Who is accountable for the use of post-LAC PP+?
Ofsted inspections look closely at the progress and attainment of disadvantaged pupils and the gap between them and their peers. At the end of each academic year, there is a legal requirement for schools to publish information online about their PP funding allocation, how it has been used and the impact this funding has had on disadvantaged pupils.
The Virtual School does not currently have accountability for any post-LAC PP+. The school are not required to provide a breakdown of costs per pupil who attract PP+ as this funding is not seen as a personal budget per child.
What role do parents and guardians have in the spending of Post-LAC PP+?
The DfE takes the view that: “The role of parents and guardians in their child’s education is crucial and we expect schools will want to engage with them about the education of the pupils on their roll, irrespective of whether they attract the pupil premium. However, we would hope that schools would want to take particular advantage of this relationship with regards to formerly looked after children as the school may have only become aware of the child’s status when they are told this by the child’s parent ahead of the School Census. They may be unfamiliar with the detail of any barriers to learning individual children may be facing as a result of their history. Schools should, of course, be mindful of the sensitivities that may exist around the child’s history and ways in which their experiences prior to leaving care are affecting the child currently.” It is important to reiterate that Surrey Virtual School have no responsibility over how post-LAC PP+ is spent but parents are welcome to contact Surrey Virtual School if they wish to seek advice or further information.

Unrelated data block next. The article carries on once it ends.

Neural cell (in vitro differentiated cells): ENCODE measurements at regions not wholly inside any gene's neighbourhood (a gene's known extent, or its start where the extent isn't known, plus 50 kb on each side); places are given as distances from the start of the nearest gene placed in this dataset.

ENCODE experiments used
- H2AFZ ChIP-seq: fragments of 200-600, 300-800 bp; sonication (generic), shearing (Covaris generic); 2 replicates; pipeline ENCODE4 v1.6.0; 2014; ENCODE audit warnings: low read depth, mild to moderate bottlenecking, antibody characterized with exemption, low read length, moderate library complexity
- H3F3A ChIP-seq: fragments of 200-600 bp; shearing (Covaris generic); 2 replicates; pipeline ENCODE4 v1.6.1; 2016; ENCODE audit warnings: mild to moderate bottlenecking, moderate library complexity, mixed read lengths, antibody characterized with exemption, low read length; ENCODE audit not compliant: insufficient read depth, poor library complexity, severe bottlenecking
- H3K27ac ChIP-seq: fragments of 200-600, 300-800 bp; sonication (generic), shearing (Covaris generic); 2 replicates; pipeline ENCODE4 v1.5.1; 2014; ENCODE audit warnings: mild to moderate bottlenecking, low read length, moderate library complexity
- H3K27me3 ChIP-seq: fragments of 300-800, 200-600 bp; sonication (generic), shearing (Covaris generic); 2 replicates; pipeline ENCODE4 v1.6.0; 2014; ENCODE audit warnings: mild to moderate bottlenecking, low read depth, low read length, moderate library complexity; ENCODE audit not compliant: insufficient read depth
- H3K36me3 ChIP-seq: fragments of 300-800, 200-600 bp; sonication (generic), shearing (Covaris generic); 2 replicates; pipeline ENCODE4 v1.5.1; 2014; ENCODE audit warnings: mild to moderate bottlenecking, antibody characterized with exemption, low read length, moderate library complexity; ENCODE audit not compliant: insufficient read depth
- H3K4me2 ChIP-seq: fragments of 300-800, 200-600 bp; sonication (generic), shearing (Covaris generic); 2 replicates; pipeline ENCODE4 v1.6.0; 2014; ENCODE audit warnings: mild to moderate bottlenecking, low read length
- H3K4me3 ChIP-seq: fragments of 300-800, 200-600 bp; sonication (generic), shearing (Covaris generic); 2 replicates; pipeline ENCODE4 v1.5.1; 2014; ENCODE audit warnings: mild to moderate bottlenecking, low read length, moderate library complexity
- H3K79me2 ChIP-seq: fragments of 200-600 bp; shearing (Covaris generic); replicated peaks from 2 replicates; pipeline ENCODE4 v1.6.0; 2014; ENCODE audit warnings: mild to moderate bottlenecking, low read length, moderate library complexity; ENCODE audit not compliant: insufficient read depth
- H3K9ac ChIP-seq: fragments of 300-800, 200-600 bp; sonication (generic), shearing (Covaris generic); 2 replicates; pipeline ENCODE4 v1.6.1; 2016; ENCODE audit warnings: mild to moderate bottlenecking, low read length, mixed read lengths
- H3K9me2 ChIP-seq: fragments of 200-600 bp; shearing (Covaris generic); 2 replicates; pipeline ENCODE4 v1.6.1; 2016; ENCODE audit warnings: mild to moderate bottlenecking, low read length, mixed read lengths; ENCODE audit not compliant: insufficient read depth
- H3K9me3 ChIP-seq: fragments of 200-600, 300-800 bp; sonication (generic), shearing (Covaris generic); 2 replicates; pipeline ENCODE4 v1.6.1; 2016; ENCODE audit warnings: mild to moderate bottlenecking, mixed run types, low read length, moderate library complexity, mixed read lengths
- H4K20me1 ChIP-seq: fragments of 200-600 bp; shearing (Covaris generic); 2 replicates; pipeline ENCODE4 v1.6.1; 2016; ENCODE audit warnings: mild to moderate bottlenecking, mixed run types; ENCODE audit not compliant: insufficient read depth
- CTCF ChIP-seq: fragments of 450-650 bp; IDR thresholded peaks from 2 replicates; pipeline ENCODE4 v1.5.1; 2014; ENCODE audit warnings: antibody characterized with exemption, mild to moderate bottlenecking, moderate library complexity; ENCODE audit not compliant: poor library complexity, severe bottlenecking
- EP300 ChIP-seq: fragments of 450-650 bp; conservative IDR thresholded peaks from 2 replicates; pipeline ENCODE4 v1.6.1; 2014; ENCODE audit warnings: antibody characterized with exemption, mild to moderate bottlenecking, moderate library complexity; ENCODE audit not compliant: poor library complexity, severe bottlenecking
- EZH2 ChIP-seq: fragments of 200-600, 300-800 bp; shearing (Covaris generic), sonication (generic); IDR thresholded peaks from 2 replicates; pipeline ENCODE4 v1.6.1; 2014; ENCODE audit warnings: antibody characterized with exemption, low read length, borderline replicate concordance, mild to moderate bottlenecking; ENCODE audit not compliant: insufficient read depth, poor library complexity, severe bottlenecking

What happens if a child was previously looked after by a different Local Authority?
In these cases, Post-LAC funding will be sent to the child’s school by the originating local authority. The same process happens in Surrey for any children who were originally looked after by Surrey LA but now reside out of County and are educated in a different LA.
How should schools aim to use their post-LAC PP+?
There is a growing body of research and guidance to support schools. The DFE “encourages all schools to use robust evidence when making decisions about how to spend their Pupil Premium. Schools may contact their LA and national organisations such as BAAF and Adoption UK for support and guidance. The Sutton Trust-Education Endowment Foundation Teaching and Learning Toolkit is also a useful source of information schools can draw on. The characteristics of formerly looked after children do not disappear overnight.” Schools may also find Virtual School Head, Virtual School Staff and the Designated Teacher at the school a valuable source of information”.